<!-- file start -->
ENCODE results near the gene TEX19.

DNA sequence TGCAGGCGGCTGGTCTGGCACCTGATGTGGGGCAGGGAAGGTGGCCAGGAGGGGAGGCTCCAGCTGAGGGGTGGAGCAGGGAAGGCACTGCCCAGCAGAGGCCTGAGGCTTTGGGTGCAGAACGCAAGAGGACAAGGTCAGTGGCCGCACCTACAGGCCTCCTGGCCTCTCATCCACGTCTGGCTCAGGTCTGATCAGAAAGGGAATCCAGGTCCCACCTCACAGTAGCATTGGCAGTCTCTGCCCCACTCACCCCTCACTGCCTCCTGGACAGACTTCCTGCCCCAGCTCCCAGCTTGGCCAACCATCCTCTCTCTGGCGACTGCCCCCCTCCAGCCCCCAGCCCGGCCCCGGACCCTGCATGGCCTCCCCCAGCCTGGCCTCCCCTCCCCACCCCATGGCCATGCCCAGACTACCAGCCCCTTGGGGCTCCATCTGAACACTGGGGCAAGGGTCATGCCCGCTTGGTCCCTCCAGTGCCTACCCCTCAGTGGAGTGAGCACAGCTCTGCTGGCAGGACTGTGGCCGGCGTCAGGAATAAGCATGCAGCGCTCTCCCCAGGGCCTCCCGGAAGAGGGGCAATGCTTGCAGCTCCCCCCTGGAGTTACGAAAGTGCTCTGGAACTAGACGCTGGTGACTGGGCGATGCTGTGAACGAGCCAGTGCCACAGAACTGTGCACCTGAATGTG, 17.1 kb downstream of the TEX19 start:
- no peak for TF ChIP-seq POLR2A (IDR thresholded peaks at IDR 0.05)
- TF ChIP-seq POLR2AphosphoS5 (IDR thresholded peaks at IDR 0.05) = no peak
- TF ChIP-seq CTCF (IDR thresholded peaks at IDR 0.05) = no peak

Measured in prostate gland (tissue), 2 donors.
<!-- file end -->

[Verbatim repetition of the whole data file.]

ENCODE results near the gene TEX19.

DNA sequence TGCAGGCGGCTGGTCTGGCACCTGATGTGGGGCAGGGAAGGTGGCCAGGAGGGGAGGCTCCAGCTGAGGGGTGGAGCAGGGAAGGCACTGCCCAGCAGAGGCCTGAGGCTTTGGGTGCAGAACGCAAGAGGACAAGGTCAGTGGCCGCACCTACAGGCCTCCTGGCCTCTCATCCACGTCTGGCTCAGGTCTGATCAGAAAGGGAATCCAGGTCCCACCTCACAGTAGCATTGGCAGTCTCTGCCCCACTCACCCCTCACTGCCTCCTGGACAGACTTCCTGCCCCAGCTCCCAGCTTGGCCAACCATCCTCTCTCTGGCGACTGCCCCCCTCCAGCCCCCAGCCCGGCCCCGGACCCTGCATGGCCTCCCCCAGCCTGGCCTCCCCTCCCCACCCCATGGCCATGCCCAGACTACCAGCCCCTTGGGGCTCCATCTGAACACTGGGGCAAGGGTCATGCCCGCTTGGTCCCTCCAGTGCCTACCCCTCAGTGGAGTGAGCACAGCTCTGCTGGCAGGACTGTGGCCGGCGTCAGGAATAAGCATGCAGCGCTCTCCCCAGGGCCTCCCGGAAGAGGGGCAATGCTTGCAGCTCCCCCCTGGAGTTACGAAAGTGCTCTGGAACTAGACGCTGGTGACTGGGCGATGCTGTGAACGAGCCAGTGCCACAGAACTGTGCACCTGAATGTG, 17.1 kb downstream of the TEX19 start:
- no peak for TF ChIP-seq POLR2A (IDR thresholded peaks at IDR 0.05)
- TF ChIP-seq POLR2AphosphoS5 (IDR thresholded peaks at IDR 0.05) = no peak
- TF ChIP-seq CTCF (IDR thresholded peaks at IDR 0.05) = no peak

Measured in prostate gland (tissue), 2 donors.